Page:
Some constitutional provisions like the First Amendment have scores of Supreme Court cases, a couple dozen of which could be called major. While every American should want every judge to be thoroughly familiar with their First Amendment rights to free speech, freedom of religion, freedom of association, and so on, it is not surprising that a trial judge might not be able to rattle them off citing chapter and verse.

However, there have been only three significant Supreme Court regarding the Second Amendment in all of American history, and they are all recent: District of Columbia v. Heller (2008), McDonald v. Chicago (2010), and New York State Rifle & Pistol Association v. Bruen (2022).

And there are numerous cases involving Bruen in the courts at the moment, in the wake of Justice Clarence Thomas’ opinion where the court held that gun control laws are constitutional only if they are consistent with the historical public understanding of the Second Amendment’s “right to keep and bear arms.”

Molly Silfen, judge for the U.S. Court of Federal Claims nominee for U.S. President Joe Biden, from left, Amanda Brailsford, U.S. district judge for the district of Idaho nominee for Biden, and Kato Crews, U.S. district judge for the district of Colorado nominee for Biden, are sworn in during a Senate Judiciary Committee nomination hearing in Washington, DC, US, on Wednesday, March 22, 2023. ( Nathan Howard/Bloomberg via Getty)

Perhaps Crews confused Brady with Bruen because they sound similar, but that is like a person confusing football with baseball because they both contain the word “ball” or confusing steak with fried chicken because they’re both meat entrees. A person who would make mistakes like those would never be labeled an expert on sports or food, respectively.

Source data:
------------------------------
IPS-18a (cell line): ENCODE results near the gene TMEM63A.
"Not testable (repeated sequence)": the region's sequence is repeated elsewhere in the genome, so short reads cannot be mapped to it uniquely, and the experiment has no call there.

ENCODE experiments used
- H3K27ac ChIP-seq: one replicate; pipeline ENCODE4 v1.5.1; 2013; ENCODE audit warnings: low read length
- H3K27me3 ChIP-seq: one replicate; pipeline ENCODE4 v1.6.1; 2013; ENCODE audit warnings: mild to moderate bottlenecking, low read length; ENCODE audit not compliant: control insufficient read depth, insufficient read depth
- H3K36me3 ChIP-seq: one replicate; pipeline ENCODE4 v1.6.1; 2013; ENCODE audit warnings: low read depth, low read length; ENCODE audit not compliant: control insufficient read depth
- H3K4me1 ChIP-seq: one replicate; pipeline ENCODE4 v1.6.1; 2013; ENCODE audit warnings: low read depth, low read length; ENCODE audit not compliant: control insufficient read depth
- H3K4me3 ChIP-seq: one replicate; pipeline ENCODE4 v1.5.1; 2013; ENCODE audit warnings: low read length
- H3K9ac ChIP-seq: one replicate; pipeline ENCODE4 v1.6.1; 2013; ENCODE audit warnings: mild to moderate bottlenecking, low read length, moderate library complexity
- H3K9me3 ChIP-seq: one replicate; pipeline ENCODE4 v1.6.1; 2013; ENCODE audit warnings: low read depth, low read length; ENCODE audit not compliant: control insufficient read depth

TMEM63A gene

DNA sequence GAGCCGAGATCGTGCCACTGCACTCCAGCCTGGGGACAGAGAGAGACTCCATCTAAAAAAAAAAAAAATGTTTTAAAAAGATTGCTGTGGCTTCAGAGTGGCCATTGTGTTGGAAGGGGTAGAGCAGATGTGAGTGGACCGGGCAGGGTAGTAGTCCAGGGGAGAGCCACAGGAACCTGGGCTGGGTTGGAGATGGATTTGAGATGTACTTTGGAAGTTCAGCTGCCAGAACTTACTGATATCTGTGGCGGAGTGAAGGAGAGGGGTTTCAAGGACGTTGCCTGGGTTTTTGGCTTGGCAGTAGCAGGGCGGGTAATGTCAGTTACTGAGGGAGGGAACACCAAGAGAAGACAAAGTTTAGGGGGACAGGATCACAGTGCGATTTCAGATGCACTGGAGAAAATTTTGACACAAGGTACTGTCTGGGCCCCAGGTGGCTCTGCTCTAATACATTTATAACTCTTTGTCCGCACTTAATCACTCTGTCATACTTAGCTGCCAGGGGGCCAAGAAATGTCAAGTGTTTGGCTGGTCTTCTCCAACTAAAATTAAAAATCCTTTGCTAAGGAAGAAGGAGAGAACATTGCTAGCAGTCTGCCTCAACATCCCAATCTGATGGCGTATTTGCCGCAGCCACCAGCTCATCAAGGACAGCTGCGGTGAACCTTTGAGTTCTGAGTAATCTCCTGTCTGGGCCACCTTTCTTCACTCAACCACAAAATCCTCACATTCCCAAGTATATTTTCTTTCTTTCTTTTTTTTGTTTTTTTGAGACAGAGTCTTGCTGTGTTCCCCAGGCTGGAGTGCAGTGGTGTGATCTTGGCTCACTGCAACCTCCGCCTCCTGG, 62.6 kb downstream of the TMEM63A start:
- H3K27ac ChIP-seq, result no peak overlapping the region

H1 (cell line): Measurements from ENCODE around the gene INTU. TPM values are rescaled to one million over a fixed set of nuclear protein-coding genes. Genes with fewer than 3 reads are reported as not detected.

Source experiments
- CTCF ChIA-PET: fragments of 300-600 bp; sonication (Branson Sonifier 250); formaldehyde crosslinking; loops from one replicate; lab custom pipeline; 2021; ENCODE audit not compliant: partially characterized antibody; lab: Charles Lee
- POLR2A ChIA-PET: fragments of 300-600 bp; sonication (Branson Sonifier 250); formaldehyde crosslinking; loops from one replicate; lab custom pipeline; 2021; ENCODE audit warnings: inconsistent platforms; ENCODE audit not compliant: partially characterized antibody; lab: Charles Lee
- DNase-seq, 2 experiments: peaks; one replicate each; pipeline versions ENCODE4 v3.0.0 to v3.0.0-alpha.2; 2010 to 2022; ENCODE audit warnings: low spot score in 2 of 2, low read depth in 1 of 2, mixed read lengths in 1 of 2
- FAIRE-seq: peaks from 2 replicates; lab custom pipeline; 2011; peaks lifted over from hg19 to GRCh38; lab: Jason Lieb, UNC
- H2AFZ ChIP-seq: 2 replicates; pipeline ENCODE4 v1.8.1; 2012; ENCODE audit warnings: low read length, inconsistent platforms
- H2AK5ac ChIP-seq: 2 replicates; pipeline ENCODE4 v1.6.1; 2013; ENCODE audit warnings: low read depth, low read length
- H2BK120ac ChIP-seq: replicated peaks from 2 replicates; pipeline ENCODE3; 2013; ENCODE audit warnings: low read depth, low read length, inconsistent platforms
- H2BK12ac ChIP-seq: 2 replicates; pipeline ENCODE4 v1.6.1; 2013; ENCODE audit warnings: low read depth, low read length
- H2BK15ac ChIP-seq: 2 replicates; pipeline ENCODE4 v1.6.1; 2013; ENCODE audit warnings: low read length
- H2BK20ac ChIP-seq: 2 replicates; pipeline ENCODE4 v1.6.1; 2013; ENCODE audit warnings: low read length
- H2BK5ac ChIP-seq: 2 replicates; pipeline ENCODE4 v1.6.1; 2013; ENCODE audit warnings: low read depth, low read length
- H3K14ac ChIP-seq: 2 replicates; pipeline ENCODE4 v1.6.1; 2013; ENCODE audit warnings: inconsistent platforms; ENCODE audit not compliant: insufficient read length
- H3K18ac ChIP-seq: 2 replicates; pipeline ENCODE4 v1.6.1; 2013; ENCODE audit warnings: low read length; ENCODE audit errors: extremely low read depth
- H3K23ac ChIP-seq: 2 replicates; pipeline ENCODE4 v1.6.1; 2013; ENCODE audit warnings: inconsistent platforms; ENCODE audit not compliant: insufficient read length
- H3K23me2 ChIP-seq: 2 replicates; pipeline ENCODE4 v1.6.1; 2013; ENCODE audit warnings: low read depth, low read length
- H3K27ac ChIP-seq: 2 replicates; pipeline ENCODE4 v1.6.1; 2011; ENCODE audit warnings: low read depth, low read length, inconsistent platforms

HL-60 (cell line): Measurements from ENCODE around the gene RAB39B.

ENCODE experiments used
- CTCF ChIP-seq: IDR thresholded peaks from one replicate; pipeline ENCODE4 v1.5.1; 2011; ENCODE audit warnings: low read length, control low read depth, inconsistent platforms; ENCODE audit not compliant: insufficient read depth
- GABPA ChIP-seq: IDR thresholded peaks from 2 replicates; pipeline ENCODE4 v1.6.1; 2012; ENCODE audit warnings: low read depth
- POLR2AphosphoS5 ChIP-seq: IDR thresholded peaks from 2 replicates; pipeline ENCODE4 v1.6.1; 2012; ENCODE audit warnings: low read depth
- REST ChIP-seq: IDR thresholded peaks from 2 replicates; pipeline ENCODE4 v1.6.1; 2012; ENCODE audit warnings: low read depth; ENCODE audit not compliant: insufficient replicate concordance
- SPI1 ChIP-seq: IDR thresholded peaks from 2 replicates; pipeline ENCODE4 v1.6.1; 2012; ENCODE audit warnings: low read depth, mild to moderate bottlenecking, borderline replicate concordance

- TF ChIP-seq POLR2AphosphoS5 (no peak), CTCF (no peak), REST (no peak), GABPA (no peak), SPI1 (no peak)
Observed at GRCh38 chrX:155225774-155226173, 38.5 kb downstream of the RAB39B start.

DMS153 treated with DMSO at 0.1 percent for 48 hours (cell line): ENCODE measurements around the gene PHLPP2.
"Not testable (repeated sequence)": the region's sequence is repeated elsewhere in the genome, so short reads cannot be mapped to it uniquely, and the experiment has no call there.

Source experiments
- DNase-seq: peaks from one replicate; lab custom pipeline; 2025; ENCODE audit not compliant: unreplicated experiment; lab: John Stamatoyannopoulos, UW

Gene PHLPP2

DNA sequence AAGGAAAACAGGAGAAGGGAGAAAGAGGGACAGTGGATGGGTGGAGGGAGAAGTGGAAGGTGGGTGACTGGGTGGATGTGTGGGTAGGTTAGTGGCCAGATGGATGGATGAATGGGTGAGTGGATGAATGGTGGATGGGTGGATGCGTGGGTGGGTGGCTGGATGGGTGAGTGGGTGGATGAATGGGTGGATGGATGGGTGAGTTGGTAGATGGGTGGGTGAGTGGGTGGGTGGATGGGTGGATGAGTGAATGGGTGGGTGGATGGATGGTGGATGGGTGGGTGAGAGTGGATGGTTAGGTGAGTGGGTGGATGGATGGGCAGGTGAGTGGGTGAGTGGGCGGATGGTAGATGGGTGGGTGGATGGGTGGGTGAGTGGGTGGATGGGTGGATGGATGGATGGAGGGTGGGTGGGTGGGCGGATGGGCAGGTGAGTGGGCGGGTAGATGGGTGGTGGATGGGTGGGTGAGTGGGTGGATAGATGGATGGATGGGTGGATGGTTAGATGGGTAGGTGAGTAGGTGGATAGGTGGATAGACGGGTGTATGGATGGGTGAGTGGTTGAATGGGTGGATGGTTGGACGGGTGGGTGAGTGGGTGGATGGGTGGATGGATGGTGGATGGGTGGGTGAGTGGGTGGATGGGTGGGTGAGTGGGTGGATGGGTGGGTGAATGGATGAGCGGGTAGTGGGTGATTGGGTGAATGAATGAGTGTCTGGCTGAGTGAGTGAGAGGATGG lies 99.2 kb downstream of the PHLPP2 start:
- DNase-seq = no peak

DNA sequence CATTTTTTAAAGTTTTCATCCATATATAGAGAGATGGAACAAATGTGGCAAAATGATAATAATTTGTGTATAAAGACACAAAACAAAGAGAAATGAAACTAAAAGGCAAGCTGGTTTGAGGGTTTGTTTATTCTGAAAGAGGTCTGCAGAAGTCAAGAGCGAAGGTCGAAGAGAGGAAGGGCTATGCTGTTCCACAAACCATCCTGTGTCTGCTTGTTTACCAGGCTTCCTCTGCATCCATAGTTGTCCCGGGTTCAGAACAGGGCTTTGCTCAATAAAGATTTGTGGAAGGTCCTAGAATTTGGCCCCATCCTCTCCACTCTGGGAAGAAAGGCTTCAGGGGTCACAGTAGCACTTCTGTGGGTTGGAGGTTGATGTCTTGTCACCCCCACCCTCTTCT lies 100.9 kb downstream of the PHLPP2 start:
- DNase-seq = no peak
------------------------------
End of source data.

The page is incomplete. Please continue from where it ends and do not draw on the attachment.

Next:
This instance of Crews faceplanting on camera is just the latest incident of growing criticism about Biden and his White House picking judicial nominees who are regarded as young, far-left activists chosen for their passion to advance a leftwing view of the law instead of deep knowledge of the Constitution and the temperament to apply the law with fairness and impartiality. Other nominees are criticized because Biden and his team have openly bragged about picking some nominees because they are racial minorities or LGBT, rather than talking about their merits, pandering to different political constituencies to benefit Biden’s party.

The Crews episode brings to mind the hearing of Charnelle Bjelkengren, who did not know what was in Article I of the Constitution, which lays out all the powers of Congress and the issues on which federal laws can be passed, or Article II of the Constitution, which defines the powers and duties of the U.S. president.

The Senate Judiciary Committee has not yet scheduled a vote on the Crews nomination.

Breitbart News senior legal contributor Ken Klukowski is a lawyer who served in the White House and Justice Department.